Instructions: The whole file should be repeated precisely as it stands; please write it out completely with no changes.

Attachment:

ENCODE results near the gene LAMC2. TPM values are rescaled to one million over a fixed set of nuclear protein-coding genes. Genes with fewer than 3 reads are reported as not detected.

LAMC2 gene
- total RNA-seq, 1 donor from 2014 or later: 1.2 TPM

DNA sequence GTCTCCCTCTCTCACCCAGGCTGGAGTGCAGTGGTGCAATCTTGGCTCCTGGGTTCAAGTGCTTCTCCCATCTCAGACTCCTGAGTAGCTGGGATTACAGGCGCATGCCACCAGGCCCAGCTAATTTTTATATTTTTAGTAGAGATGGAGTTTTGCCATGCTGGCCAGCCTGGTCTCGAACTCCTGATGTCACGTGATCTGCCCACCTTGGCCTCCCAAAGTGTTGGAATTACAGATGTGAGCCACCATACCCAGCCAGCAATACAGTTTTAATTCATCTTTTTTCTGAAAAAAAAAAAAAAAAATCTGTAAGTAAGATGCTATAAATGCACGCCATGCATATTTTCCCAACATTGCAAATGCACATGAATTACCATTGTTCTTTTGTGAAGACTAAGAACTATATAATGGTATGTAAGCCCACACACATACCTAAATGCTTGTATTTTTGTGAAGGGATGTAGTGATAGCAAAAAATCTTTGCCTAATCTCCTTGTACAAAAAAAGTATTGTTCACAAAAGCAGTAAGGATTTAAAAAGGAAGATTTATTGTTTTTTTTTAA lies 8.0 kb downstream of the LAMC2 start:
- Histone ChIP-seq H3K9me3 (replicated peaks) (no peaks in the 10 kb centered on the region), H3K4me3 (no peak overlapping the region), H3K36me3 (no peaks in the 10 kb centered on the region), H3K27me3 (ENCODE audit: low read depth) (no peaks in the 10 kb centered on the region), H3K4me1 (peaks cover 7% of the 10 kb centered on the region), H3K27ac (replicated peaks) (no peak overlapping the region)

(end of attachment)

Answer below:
ENCODE results near the gene LAMC2. TPM values are rescaled to one million over a fixed set of nuclear protein-coding genes. Genes with fewer than 3 reads are reported as not detected.

LAMC2 gene
- total RNA-seq, 1 donor from 2014 or later: 1.2 TPM

DNA sequence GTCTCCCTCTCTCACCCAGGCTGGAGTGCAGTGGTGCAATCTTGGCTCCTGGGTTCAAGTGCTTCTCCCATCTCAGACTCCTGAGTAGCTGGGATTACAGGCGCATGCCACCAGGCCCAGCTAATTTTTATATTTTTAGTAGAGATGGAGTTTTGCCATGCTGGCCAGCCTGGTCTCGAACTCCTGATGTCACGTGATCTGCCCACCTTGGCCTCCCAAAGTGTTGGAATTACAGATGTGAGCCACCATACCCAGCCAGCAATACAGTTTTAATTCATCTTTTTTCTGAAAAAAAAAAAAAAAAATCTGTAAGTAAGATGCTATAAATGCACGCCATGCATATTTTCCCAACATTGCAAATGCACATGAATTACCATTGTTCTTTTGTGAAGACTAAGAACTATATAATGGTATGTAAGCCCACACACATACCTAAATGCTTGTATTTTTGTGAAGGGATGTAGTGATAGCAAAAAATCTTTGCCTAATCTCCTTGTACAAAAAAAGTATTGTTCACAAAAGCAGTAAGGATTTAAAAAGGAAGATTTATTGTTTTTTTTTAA lies 8.0 kb downstream of the LAMC2 start:
- Histone ChIP-seq H3K9me3 (replicated peaks) (no peaks in the 10 kb centered on the region), H3K4me3 (no peak overlapping the region), H3K36me3 (no peaks in the 10 kb centered on the region), H3K27me3 (ENCODE audit: low read depth) (no peaks in the 10 kb centered on the region), H3K4me1 (peaks cover 7% of the 10 kb centered on the region), H3K27ac (replicated peaks) (no peak overlapping the region)